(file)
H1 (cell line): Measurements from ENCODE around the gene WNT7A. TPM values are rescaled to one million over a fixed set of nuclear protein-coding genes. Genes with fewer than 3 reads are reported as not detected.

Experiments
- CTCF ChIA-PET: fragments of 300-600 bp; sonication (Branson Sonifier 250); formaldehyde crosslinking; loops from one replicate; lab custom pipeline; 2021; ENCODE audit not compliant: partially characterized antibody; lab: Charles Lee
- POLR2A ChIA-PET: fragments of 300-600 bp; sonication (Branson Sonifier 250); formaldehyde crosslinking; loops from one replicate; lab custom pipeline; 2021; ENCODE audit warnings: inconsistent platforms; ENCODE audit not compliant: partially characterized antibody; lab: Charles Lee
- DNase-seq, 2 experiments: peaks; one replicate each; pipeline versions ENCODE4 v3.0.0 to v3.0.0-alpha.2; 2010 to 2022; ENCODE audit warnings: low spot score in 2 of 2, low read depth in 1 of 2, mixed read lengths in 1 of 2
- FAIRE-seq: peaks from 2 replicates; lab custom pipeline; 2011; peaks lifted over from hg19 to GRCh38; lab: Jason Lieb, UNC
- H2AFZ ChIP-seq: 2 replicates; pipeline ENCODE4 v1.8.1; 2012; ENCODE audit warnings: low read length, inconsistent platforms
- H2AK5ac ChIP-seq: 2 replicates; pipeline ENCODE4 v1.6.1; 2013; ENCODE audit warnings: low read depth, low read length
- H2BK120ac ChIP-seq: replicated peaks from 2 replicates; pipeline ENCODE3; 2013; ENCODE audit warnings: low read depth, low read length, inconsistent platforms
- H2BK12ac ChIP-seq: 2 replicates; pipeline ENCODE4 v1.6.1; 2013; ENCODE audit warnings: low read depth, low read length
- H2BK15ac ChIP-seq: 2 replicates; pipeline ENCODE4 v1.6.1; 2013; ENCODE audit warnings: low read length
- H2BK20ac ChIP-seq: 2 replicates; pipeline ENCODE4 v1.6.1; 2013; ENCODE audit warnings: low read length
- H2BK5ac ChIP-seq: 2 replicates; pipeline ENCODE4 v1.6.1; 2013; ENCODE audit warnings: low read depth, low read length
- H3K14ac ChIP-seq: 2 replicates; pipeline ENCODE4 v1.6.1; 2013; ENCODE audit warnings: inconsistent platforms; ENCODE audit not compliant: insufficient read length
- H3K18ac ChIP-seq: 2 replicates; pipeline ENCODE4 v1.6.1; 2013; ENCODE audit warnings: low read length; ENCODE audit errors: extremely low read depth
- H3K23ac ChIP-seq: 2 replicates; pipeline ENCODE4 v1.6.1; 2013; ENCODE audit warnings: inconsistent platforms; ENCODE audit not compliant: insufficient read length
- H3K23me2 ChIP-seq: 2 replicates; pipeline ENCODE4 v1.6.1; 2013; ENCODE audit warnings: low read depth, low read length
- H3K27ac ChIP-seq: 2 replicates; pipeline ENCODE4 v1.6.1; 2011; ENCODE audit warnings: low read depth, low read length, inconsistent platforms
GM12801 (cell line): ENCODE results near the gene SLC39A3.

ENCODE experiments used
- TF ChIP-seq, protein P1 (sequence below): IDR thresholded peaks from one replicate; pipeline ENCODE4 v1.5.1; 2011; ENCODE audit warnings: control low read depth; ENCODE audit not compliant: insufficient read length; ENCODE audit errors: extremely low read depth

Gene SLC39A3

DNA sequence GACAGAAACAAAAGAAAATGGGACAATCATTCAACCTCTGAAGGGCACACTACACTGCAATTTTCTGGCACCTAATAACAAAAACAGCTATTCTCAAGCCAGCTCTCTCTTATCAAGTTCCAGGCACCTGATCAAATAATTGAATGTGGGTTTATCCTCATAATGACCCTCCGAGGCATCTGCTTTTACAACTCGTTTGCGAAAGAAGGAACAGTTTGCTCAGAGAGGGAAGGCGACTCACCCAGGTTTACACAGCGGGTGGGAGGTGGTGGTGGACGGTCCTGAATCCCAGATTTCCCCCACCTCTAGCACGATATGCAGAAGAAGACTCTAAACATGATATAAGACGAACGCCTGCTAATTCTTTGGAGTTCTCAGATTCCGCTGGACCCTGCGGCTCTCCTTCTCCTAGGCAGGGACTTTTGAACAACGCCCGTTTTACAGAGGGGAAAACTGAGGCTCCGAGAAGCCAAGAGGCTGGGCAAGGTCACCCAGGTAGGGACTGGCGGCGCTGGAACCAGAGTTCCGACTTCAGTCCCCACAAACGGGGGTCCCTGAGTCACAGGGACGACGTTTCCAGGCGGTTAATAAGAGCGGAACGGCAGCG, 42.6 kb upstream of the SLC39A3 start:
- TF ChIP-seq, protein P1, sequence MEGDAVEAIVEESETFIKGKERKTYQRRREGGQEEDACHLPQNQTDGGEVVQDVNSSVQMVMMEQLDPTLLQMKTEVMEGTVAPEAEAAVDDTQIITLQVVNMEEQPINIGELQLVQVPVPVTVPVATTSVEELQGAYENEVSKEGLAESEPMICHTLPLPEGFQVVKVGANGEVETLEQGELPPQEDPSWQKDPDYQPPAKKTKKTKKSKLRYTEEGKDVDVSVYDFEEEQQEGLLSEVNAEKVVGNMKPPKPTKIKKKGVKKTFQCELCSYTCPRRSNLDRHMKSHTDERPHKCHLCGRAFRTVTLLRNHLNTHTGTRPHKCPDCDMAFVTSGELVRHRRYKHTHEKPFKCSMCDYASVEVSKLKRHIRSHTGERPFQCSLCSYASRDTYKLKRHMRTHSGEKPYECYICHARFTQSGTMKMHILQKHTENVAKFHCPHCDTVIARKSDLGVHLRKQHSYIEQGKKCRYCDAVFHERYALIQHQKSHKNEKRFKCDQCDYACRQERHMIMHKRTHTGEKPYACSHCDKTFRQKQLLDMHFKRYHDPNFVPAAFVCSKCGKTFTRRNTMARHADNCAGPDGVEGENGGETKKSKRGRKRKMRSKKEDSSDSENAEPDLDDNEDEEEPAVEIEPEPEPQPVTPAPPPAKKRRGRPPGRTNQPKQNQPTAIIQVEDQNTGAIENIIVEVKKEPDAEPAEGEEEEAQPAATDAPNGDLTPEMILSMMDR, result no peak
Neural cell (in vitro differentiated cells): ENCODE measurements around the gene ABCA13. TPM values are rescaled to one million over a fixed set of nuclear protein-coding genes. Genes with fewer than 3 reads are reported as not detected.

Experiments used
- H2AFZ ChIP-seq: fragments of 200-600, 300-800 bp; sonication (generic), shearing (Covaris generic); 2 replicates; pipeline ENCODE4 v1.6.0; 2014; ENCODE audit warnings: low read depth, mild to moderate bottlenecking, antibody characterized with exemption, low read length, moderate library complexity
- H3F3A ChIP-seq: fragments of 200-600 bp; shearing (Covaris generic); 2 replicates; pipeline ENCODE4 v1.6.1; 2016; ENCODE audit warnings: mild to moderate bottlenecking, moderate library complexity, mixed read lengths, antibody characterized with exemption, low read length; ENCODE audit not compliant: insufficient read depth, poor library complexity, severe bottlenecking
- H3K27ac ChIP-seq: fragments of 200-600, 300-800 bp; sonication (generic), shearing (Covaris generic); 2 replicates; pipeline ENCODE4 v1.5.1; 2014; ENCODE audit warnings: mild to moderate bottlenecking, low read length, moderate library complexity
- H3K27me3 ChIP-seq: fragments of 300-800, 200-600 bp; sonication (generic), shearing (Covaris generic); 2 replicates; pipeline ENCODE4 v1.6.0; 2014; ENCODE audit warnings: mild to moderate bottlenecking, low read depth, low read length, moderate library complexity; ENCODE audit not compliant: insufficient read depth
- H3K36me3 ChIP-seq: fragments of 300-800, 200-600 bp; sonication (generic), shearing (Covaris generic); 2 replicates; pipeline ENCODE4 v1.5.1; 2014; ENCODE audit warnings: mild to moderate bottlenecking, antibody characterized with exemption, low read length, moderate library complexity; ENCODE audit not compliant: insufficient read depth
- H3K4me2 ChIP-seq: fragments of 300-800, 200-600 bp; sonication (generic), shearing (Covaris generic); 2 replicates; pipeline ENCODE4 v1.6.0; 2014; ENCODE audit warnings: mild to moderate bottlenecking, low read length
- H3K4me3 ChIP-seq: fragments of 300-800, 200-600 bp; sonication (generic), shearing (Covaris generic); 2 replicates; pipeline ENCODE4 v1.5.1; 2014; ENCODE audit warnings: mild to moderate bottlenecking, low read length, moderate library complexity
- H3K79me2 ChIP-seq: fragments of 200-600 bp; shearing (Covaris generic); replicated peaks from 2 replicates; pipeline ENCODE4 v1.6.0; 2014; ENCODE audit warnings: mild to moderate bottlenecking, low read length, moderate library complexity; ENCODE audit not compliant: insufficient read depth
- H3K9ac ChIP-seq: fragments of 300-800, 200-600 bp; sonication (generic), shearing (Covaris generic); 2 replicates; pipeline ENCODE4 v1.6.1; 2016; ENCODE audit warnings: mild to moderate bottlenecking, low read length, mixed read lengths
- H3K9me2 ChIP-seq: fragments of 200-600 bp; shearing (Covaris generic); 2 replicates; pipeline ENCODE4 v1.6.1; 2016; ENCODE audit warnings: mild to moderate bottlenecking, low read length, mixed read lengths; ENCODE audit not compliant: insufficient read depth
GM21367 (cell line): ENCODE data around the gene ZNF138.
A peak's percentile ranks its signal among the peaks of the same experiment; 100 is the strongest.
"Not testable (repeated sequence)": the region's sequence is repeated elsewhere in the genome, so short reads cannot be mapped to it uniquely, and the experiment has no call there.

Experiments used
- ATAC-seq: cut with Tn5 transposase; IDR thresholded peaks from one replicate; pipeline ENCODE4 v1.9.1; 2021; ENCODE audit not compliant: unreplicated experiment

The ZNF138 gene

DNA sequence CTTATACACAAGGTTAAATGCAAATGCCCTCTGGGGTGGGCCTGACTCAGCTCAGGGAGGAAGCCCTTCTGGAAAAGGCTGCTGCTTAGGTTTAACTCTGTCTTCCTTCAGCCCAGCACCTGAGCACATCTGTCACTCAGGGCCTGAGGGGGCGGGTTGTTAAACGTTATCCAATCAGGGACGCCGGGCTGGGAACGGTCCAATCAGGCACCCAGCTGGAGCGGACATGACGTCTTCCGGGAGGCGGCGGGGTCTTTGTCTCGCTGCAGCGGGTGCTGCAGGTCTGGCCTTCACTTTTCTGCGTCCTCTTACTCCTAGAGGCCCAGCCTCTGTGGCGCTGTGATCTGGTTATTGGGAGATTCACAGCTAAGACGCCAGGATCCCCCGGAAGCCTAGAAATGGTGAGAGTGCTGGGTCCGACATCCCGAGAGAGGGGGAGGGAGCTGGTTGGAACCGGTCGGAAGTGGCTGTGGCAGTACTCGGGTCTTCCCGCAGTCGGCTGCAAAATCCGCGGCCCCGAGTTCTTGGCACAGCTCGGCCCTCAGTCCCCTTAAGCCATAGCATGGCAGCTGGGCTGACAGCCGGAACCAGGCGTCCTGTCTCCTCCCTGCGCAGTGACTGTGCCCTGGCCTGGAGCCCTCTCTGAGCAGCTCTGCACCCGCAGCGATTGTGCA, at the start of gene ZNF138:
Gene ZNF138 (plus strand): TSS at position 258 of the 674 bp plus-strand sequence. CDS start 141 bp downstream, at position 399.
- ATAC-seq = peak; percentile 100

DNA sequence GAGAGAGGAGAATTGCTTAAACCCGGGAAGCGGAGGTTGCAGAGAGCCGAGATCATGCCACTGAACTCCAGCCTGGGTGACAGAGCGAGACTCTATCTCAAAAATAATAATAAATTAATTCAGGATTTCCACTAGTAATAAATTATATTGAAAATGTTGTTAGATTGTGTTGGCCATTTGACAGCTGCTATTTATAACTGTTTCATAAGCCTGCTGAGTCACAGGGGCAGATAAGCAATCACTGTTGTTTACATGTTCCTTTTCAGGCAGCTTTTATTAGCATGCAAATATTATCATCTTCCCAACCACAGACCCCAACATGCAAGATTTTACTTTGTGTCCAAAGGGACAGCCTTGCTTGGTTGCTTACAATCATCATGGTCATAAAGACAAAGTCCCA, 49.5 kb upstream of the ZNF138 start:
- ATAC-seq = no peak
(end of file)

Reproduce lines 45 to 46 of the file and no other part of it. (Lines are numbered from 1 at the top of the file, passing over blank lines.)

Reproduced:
- ATAC-seq = peak; percentile 100

DNA sequence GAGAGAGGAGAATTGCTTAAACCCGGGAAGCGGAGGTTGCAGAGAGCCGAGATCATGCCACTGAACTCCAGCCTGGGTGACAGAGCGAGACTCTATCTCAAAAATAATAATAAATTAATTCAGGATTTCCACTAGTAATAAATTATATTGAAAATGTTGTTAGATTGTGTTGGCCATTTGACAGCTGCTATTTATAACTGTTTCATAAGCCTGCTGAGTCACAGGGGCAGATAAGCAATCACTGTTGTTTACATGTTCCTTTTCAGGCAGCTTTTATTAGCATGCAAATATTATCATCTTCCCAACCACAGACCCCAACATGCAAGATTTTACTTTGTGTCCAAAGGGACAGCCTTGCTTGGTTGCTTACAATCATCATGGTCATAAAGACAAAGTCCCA, 49.5 kb upstream of the ZNF138 start: